uwrfvoice.com
Thursday, October 1, 2020 Latest PDF issue  |  Give to the Voice  |  Search

Opinion

Public surveillance exposes personal privacy as less than necessary

Avatar

October 18, 2007

When you live the hostel life, you sacrifice nearly 95 percent of your privacy to people whom you do not know and probably should not trust. Even sleep is disturbed by the top bunker calling it a late night. The odds of dressing alone in a room fit for ten are slim. The inconveniences and lack of my own room are not as bothersome as some may think. Life on the road (or rail) consists of these surprisingly fun experiences. The idea of privacy begins to take a new shape.

Sitting on a street corner eating fish-and-chips, the only sounds are those of shoes on cobblestone and the whirring of the CCTV (closed circuit television) spinning around to check out your scene. Peek into any shop, restaurant or street side, and bulky cameras have their eyes on you. I tell those I meet about the copious amounts of government eyes on us in the city. They all swear that the United States has much more— only hidden. How does that make you feel, knowing “Big Brother” is watching?

To me, the cameras are only slightly invasive. There is something thrilling about knowing you are being watched.

What will come of it? The secret police will not jump you for smoking a joint. The cameras don’t know what is going on in our heads. As ordinary citizens in this world I believe we have little to fear when it comes to the zooming lenses. Keep your bombs, drugs and thieft under wraps, and you’ll have nothing to worry about.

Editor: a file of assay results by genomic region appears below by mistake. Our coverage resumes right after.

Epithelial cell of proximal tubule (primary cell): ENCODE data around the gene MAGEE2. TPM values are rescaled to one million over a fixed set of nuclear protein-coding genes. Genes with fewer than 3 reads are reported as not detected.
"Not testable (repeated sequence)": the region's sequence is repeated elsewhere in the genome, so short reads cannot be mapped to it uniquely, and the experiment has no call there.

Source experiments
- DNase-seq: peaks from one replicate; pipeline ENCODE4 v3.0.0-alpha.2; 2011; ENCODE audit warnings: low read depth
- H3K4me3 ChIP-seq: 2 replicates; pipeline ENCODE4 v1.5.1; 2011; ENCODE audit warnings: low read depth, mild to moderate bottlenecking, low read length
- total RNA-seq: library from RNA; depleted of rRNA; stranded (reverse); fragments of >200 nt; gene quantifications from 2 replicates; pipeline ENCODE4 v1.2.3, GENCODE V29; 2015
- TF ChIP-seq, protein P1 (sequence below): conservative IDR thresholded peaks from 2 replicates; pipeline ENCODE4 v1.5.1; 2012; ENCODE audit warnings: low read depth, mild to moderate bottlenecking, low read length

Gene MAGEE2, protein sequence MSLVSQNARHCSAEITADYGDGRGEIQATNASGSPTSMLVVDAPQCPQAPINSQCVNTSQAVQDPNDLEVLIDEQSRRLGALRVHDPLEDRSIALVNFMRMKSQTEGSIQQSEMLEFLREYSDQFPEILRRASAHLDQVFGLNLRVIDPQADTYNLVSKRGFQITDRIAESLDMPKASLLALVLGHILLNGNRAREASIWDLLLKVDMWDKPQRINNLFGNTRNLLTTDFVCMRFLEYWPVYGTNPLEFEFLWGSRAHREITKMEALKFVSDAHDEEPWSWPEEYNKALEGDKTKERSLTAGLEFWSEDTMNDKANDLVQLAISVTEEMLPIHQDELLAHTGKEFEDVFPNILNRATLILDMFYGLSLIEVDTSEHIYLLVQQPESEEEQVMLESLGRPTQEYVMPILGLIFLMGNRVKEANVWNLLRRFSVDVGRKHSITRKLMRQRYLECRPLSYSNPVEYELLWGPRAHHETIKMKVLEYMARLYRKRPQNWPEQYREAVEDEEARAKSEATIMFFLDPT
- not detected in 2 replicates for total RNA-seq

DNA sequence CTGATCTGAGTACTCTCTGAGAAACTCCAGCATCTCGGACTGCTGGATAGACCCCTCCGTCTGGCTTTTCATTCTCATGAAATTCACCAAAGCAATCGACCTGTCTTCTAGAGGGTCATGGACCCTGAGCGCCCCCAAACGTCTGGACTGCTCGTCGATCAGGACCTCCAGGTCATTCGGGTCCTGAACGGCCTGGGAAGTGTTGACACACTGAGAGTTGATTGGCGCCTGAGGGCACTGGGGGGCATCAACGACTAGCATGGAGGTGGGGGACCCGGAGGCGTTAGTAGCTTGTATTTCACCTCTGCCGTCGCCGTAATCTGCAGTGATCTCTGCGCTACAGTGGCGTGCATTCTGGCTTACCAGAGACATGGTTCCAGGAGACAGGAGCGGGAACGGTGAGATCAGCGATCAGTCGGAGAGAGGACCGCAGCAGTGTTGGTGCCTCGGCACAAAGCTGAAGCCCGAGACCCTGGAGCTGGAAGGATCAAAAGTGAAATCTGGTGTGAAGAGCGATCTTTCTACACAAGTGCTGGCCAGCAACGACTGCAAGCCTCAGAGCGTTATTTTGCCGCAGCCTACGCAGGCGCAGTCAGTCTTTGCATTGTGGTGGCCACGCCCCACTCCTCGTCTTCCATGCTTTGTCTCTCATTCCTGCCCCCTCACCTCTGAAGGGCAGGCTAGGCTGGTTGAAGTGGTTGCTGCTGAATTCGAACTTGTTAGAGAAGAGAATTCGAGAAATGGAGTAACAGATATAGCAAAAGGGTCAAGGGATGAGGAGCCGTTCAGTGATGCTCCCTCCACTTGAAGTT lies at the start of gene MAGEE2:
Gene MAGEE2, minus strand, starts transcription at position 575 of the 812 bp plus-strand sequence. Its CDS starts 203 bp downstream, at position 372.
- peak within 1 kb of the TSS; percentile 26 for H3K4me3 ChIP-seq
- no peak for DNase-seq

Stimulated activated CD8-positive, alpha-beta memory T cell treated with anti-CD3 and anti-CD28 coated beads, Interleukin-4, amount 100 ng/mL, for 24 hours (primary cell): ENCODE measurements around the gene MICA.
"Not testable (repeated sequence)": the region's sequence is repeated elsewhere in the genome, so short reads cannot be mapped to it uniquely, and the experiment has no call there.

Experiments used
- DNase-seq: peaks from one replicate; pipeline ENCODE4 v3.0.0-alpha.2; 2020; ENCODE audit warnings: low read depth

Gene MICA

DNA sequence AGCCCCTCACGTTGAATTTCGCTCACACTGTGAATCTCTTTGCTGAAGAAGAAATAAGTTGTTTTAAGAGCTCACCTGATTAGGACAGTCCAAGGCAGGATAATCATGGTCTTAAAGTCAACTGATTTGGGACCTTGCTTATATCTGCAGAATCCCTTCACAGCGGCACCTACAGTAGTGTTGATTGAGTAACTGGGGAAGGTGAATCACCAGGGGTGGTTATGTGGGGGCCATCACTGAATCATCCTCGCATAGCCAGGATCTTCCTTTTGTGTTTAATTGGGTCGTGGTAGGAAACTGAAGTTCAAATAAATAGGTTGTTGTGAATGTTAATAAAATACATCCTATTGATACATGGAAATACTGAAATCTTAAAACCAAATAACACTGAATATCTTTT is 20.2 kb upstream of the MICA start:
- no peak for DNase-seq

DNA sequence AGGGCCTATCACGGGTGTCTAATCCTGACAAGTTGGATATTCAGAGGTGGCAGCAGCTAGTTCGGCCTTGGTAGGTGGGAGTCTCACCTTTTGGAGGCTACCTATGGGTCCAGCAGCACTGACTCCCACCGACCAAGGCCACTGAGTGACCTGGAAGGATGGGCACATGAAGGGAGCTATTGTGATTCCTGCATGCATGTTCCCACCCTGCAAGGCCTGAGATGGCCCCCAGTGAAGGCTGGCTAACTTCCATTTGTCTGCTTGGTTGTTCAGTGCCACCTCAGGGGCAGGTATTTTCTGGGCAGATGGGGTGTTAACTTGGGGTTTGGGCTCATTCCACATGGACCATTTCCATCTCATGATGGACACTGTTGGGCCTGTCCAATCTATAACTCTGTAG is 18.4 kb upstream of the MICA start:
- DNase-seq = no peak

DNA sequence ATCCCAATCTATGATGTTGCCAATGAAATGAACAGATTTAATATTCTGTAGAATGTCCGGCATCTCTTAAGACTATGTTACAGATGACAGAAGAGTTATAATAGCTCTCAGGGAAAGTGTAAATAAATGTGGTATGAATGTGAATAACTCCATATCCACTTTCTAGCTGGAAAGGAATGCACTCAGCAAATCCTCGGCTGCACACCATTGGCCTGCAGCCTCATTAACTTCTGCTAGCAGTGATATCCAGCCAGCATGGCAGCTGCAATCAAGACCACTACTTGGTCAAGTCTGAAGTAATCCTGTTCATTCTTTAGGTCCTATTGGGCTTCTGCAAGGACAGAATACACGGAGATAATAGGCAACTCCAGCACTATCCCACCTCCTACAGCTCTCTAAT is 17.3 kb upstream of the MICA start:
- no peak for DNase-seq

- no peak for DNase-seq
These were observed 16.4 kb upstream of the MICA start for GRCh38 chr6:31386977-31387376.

“A man who loses his privacy loses everything,” author Milan Kundera said. “On the other hand living in truth means breaking down the barriers between the private and the public; which is the source of all lies.”

As people we long for time and space to call our own. Time to gather your self is vital, although as humans, we long for company. Opening up to strangers and feeding information to them may seem exhilarating yet almost desperate for attention. But I have also met some crazy people that seemed like they had not spoken deeply to a person in some time.

So which is it? Do we lose ourselves when we open up and show ourselves? Or do we lose ourselves in the hidden lies of privacy? Either way, privacy from living quarters to public rights to the individual thoughts is something to be cherished but not always essential. I write this as I am sitting alone in Regent’s Park—in public, but pleased with the privacy.

In the end, you’re only real if you’re true to yourself.

-Teresa is a journalism major and a geography minor. She is enrolled in the Semester Abroad: Europe program and is currently doing research on the River Thames in London. Later in the semester she will be independently backpacking across Europe.

Teresa Aviles is a student at UW-River Falls.